|Submission Date||April 30, 2015|
Oregon State University
IN-3: Innovation 3
Title or keywords related to the innovative policy, practice, program, or outcome:
A brief description of the innovative policy, practice, program, or outcome:
Introduction to Sustainable Cemetery Management (SCM) is a new course created to meet the needs of professional cemetery operators who want to improve the sustainability of their cemeteries; researchers seeking new areas of study; and 2-year funeral service graduates or current university students seeking to enhance their future job-market potential in an underserved field.
As of December, 2014, there are an estimated 40,000 – 45,000 active cemeteries in the US, representing approximately 11 billion dollars a year of revenue (not counting funeral service activity), with no university-level coursework available in the US. Cemeteries are muti-century operations with virtually no evidence-based oversight and a history of mismanagement and eventual abandonment.
The general public can be fiscally and personally impacted by the failure of cemeteries; educating managers in applying triple-bottom line concepts of sustainability – focusing on resource use reduction, enhancing habitat, serving a diversity of cultures, and mitigating future pollution potential – provide lasting benefits for businesses, communities and individuals.
The online course, run by the Soil Science Department, began in the FY14 performance year, and was offered Fall 2013, Winter 2014, Fall 2014 (and continues into 2015, with new course aspects planned). This is the first course of its kind that we know of.
A brief description of any positive measurable outcomes associated with the innovation (if not reported above):
The course, although not yet high in numbers, attracts a diverse range of students. They range in age from 22-47. Of the 15 who have completed the beta runs of the course, 53% are general public or professional members, 27% are OSU distance learners, and 20% are on campus at OSU. While the course is offered online, its faculty also engages on campus students through soil service learnings offered at affiliated cemeteries, exposing students to the potentials of cemetery work and marketing the course.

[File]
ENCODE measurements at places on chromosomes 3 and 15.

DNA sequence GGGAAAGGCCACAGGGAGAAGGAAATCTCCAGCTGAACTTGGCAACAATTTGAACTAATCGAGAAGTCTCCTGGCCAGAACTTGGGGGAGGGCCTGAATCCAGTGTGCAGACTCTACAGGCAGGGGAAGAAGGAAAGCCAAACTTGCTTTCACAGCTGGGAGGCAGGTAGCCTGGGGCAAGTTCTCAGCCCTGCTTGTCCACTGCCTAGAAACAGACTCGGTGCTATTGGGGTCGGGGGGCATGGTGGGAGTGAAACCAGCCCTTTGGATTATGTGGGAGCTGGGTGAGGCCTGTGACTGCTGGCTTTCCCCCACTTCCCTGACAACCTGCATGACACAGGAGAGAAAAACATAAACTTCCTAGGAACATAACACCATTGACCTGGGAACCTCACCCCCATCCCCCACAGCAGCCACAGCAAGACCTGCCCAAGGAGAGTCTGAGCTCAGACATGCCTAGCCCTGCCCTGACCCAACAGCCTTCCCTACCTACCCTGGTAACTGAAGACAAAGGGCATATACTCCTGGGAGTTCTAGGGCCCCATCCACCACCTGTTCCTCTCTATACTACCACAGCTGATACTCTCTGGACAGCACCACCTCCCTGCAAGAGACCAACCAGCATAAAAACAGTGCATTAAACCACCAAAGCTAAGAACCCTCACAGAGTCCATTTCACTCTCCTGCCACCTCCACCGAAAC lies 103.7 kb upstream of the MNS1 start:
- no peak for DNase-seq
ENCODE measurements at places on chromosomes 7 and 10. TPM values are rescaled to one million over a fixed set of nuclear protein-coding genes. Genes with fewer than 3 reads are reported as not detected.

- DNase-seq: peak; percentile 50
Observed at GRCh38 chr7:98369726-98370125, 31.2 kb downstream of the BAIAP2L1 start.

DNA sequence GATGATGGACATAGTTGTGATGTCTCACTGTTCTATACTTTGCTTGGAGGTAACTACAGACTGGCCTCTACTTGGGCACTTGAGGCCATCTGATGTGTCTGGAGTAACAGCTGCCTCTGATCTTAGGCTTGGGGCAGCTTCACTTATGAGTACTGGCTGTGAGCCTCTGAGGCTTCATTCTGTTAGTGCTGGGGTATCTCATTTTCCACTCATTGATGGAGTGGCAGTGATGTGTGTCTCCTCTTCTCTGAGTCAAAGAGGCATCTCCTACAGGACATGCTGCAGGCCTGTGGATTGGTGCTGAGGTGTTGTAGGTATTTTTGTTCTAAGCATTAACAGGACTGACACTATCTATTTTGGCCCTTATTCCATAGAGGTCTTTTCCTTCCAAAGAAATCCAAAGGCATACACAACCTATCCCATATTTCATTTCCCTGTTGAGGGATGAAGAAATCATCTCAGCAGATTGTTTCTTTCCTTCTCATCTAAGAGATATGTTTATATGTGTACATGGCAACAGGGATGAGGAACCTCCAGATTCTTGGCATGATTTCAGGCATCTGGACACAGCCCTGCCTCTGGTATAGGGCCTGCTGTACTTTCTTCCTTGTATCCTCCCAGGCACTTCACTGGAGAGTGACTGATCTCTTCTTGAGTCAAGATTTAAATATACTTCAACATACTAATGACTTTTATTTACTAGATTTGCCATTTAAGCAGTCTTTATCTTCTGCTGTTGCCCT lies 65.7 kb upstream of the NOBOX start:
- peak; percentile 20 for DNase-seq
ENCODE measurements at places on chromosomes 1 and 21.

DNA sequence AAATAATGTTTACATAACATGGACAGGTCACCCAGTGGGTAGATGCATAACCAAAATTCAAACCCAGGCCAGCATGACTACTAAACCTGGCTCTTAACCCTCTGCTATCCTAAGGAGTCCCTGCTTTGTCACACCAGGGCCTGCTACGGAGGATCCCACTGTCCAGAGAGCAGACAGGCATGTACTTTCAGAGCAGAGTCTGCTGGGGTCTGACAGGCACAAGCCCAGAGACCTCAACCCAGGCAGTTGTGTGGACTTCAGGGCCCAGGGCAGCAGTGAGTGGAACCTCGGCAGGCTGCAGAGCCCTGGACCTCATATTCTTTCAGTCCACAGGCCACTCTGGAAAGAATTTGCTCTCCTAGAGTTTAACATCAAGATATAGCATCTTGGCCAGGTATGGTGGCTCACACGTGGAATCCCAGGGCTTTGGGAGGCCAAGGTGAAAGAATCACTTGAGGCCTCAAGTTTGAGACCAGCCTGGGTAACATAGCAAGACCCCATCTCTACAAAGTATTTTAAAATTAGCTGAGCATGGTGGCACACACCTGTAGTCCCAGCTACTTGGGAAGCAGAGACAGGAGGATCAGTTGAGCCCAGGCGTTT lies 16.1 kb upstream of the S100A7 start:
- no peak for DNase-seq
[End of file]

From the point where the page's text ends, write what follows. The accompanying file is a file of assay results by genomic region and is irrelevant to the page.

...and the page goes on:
Students also share their discovered resources with the broader community, extending the benefit beyond just themselves. As part of their course work, the students assemble online resources for cemetery use in improving sustainability and have gathered over 1000 links on cemetery law, historic preservation in cemeteries, spanning 7 of the 10 USDA Regions.
Finally, most of the outgoing students surveyed state that they either intend to someday volunteer at a cemetery, seek work at a cemetery, or enhance their current work by engaging cemeteries in some way related to improving habitat, reducing resource use or engaging people in local history. Most also state that the course has changed their perspective on cemeteries, allowing them to see the value of sustainable cemetery management for future generations, and more than half have indicated they wish to stay involved with the program as it grows in the future.
A letter of affirmation from an individual with relevant expertise:
Which of the following STARS subcategories does the innovation most closely relate to? (Select all that apply up to a maximum of five):
|Yes or No|
|Air & Climate||---|
|Coordination, Planning & Governance||---|
|Diversity & Affordability||---|
|Health, Wellbeing & Work||---|
Other topic(s) that the innovation relates to that are not listed above:
The website URL where information about the innovation is available:
The information presented here is self-reported. While AASHE staff review portions of all STARS reports and institutions are welcome to seek additional forms of review, the data in STARS reports are not verified by AASHE. If you believe any of this information is erroneous or inconsistent with credit criteria, please review the process for inquiring about the information reported by an institution and complete the Data Inquiry Form.